I used to think that my writing career as a columnist and poet was a measure of my awesomeness: my drive, my talent, my connections. When I got stuck or I failed, I was full of self hate and shame. I’ve learned over the years that my intellect is not “mine” (I was just born with that innate intelligence into a family that nurtured it), my talent is not mine (again, I’ve nurtured it, but the aptitude was inherent), my will is not “mine” (all the energy I derive for that will power comes from food and air and lessons others taught me), and my love of writing is not “mine” either (many people share this love).

Oddly, before I really did some spiritual growth, I used to brush off my successes (“Of course I’m a columnist, I’m good at writing! That’s not really an achievement!”) and really focus on my failures.  I’ve learned that I can celebrate success, but I have to give credit to EVERYthing that contributed (thanks Air! thanks, Food! thanks, Mom and Dad! thanks, Editors! thanks, neighbors for shutting up often enough for me to get work done!). To me this “EVERYthing” is a lot like what people talk about when they talk about ONEness, or how everything is one.

This also gave me a new relationship with the “f” word — failure. It’s not all on me. A host of factors play into my non-success. I’ve learned to interpret these occasions as an opportunity to renew my commitment to my craft or project, to exercise my humility, and to contribute to creative growth as I try again but in a different way.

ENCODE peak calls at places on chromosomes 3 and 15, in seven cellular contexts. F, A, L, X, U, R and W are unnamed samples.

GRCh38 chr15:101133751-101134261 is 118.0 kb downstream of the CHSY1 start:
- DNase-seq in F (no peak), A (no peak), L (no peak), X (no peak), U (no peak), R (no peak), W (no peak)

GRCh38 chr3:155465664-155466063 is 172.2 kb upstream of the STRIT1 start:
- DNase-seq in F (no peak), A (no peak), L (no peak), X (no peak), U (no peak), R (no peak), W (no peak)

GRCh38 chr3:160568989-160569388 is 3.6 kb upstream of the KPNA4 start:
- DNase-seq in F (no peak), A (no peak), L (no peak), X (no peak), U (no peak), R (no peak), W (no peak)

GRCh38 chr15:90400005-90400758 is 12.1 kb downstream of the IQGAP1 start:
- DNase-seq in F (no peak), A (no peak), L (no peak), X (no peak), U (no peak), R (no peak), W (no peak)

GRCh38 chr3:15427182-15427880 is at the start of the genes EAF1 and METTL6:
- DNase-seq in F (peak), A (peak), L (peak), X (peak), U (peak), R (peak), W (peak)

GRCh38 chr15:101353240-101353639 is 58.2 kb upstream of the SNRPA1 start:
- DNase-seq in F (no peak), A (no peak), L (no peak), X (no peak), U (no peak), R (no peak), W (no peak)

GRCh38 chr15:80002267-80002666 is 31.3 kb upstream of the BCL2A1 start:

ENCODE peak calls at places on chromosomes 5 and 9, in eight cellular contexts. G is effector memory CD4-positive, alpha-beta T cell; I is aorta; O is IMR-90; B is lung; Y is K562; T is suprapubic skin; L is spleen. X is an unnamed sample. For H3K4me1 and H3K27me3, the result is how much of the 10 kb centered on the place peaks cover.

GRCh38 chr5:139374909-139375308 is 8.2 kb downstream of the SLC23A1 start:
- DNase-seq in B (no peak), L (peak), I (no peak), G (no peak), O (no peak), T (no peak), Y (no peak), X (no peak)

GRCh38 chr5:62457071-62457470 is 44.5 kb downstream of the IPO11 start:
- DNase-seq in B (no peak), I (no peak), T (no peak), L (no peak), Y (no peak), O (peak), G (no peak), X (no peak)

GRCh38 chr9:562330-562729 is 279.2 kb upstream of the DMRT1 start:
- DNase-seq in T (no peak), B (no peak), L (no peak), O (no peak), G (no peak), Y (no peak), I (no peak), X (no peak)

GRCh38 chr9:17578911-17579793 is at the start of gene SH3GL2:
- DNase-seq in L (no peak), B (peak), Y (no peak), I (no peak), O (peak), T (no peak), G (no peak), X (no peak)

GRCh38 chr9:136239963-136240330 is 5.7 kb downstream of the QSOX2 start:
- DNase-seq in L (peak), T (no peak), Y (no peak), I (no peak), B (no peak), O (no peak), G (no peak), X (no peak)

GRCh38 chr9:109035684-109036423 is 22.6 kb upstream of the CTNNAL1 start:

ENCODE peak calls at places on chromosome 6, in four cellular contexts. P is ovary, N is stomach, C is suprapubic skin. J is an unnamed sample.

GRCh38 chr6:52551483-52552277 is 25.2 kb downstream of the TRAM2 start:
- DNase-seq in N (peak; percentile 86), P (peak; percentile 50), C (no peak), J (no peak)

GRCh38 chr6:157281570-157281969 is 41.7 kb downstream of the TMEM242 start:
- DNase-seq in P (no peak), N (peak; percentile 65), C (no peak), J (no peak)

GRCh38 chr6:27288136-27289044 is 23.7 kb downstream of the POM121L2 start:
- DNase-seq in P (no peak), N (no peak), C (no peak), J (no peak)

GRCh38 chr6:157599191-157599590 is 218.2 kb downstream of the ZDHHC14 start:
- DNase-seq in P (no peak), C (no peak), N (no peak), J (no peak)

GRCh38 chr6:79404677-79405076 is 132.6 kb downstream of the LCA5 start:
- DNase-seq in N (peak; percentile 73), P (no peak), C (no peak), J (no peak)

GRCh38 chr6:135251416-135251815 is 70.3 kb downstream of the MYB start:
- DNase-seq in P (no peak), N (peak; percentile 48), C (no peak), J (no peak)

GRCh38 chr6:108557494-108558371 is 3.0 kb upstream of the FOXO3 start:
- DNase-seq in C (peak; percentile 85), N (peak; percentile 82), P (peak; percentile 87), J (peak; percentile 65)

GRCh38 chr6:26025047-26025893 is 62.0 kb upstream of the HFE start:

Writing is not my religion, but it is my practical approach to spirituality. Instead of telling me the WHAT of spirituality (which is what religion does in its dogma–its code of beliefs), it has shown me the HOW. For me, that’s a wonderful approach because the HOW is inclusive of people of all faiths (or none at all), while the WHAT is exclusive to a specific religion. We also could use more practical spirituality in our everyday lives.

I used to be entirely pragmatic with no “trimmings”; however, now I see the value in creating altars and practicing rituals to support my creaIMG_3654tivity. As a pragmatist, I put my altar on the bookcase in the living room beneath the wall-mounted TV, where my focus naturally rests when I’m sitting on the couch, where I often write.

I have an image of the Hindu goddess Saraswati (she rules creativity and intellect), some candles, flowers, and a stone printed with the question “What would you do if you knew you could not fail?” I often light the candles as I hope to spark some new idea or let creativity shine. I look to the water (in the vase and in the Saraswati image) as a reminder to let things flow and not to be too rigid.  The flowers remind me of the organic cycles of creativity (not always blossoming). And the stone I will often pick up and hold in my hands because grounds me as much as it reminds me to invest in what I really love and to dream bigger.

I’ll be leading a FREE webinar on Practical Magic for Writers. Join me and learn more about simple practices to infuse your writing life with joy, inspiration, and vitality.

Learning to love Monday

Poor Monday. Without fail, people bitch about it every week. And it’s not just people who hate their jobs. (If you hate your job, do one little thing every day to find a new job — you’ll feel happier just plotting your escape).  Even for people who like their work, Mondays can be difficult. After the weekend, it’s not easy to get back in gear for the workweek.

The thing is we expect 0 to 60. And that’s not good for us. And it’s not the sort of energy Monday carries. Monday is named after the Moon. Unlike the previous day, Sunday, charged with energy of direct light, Monday is meant to be reflective and sort of dreamy. It’s a good day for intuition and insights. It’s more mysterious and more subtle than the energy of Sunday. Which makes it a terrible day to get back to the grind. Grind energy is good on Tuesdays, which is why its traditionally the more productive day of the week.